One Sunday our church was blessed by the ministry of Dr. John Sanderson. That afternoon my wife and I went to dinner with Dr. Sanderson. In the course of the conversation, he told us about his son, David, who was 33 years old and a rejecter of the gospel. He said that at one time, when he was younger, David professed to believe and then threw it all over because it was not real to him. I asked Dr. Sanderson why he thought it had happened and he replied, “I assumed my son was a Christian because he could quote the Bible and the catechism and went through the external motions of Christianity, but now I know his heart was far from God.” Then I asked him what he would do differently if he had it to do all over again. He said, “I would set a better Christian example and allow the life of Christ to shine through me more to my son that he might know that God works supernaturally.” That was Dr. Sanderson’s way of saying he would make Christ more attractive through his own life. I was greatly touched with his sincerity and I put my hand on his arm and said, “Dr. Sanderson, Augustine was 32 when he was converted so it is not too late for your son.” He replied immediately, “Yes, and John Wesley was 38 when he was converted and I am still praying for my son.”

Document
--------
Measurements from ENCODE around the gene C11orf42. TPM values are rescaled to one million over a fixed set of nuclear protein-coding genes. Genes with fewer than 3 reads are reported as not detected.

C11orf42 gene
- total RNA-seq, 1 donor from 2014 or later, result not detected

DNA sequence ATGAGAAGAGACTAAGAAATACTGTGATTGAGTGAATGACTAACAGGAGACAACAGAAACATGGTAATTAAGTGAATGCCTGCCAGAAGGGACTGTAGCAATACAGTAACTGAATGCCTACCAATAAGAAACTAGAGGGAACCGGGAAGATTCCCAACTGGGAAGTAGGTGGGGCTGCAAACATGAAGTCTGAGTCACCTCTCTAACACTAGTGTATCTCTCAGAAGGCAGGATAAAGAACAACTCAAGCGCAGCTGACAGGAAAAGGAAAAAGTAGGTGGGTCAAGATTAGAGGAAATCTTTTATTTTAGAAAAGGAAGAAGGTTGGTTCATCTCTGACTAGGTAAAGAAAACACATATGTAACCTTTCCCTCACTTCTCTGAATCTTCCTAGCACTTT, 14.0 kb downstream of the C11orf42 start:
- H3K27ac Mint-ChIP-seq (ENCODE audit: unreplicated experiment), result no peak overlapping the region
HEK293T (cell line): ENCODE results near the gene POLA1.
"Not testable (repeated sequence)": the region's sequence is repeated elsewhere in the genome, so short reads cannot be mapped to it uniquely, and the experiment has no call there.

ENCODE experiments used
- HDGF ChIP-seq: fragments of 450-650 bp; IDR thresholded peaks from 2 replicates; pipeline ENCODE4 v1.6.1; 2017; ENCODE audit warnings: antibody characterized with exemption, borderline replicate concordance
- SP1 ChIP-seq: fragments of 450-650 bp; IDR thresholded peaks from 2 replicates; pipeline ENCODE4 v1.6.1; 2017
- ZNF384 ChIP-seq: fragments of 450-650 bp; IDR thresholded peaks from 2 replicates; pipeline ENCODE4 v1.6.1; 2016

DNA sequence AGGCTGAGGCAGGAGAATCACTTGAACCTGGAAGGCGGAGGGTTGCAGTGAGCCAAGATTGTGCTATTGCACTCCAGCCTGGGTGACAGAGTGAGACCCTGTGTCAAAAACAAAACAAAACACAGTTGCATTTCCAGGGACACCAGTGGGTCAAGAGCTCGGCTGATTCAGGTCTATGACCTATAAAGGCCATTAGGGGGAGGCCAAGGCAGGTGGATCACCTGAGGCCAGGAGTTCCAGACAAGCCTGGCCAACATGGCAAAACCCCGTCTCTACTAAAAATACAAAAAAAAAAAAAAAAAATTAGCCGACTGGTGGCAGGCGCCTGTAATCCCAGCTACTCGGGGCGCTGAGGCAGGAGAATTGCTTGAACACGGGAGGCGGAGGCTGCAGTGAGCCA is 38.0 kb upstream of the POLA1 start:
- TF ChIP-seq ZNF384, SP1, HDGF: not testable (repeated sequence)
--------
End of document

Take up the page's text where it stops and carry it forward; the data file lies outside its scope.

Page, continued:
For you without Christ as Lord and Savior, I want to make it very clear to you that you can never know a supernatural working God until you place your faith in Jesus Christ and experience the supernatural new birth. The Bible tells you that you must see yourself as a sinner, separated from God and under God’s wrath. Then you must “by faith” trust Christ to save you from your sins.
Only Christ can give you the forgiveness of sins and eternal life. He alone can bring meaning and purpose to your life. Won’t you bow your will to Jesus and accept Him as your Lord and Savior?